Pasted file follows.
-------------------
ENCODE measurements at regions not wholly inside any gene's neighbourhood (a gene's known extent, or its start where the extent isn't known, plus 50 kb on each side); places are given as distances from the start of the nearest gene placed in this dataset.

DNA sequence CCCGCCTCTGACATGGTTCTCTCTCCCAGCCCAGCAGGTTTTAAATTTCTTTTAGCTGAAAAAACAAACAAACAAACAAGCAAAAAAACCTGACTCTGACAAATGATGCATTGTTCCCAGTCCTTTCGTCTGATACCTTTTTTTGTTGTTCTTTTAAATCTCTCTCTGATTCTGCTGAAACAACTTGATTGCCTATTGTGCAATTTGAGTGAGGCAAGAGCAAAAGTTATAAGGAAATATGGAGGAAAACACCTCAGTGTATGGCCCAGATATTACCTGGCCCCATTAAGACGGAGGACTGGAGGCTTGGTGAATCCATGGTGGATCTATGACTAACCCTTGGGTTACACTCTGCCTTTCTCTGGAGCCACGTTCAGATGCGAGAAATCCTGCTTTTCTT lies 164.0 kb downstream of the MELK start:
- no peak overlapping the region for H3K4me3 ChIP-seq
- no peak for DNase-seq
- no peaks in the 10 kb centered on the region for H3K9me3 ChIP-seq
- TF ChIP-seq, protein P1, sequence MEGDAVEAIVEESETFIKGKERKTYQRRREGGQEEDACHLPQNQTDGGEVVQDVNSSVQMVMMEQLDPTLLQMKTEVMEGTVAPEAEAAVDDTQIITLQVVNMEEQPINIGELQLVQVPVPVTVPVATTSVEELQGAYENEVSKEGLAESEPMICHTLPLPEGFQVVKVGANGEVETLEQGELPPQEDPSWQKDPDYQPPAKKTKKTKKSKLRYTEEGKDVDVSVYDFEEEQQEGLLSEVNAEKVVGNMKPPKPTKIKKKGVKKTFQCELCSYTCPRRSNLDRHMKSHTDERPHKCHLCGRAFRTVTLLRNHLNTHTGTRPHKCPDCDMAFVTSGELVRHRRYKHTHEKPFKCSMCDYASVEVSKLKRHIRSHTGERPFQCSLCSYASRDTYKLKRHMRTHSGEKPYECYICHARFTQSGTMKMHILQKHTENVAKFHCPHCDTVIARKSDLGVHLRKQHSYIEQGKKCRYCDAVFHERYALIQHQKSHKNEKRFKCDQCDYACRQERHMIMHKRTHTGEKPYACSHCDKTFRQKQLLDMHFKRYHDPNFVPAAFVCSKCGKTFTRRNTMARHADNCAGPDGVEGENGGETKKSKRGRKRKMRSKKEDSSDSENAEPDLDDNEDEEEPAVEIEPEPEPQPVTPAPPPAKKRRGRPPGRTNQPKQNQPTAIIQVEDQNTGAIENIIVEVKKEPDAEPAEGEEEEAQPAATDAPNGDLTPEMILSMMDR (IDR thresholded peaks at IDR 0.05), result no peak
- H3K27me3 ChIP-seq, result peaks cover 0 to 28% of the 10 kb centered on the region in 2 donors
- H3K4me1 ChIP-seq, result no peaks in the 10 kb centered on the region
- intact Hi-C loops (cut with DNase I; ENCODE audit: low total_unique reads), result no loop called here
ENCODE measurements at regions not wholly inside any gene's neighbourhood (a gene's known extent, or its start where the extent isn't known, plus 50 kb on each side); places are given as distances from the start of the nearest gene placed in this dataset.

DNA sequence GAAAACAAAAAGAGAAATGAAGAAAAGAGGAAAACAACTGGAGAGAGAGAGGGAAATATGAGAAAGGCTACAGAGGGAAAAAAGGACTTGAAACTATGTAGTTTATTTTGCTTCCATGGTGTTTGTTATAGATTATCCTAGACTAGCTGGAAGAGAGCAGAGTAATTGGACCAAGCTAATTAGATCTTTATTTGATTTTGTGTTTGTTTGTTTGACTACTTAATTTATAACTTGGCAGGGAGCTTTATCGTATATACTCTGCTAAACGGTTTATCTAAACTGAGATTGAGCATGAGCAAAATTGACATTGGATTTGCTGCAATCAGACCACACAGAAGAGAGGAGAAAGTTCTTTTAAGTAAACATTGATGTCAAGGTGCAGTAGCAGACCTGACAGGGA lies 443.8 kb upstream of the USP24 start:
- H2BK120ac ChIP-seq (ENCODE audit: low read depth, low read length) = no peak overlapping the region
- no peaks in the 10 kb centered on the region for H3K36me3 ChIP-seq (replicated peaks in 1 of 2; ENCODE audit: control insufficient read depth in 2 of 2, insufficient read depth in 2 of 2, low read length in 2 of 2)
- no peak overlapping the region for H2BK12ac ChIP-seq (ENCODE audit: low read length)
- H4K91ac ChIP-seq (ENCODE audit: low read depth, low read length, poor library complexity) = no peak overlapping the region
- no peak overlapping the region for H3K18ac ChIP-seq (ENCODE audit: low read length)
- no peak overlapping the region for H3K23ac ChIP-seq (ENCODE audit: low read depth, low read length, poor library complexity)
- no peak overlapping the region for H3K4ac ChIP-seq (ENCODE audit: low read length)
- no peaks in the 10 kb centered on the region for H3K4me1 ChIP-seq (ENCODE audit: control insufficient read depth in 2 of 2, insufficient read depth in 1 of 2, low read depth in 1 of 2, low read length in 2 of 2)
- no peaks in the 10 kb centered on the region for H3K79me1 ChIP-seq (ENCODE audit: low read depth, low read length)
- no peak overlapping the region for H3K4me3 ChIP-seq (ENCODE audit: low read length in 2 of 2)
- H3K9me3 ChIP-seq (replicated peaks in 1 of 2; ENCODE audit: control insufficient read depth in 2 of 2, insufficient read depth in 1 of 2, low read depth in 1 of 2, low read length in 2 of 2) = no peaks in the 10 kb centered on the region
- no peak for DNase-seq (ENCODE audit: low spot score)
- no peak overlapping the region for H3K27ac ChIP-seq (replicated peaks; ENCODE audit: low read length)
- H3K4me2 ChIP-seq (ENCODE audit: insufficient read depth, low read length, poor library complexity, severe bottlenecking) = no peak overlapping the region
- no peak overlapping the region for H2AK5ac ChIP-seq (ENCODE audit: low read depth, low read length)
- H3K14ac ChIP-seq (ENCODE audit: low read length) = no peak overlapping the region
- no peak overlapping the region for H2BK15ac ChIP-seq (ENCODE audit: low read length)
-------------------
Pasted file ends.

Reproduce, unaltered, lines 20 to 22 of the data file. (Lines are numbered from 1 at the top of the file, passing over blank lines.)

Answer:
- no peaks in the 10 kb centered on the region for H3K79me1 ChIP-seq (ENCODE audit: low read depth, low read length)
- no peak overlapping the region for H3K4me3 ChIP-seq (ENCODE audit: low read length in 2 of 2)
- H3K9me3 ChIP-seq (replicated peaks in 1 of 2; ENCODE audit: control insufficient read depth in 2 of 2, insufficient read depth in 1 of 2, low read depth in 1 of 2, low read length in 2 of 2) = no peaks in the 10 kb centered on the region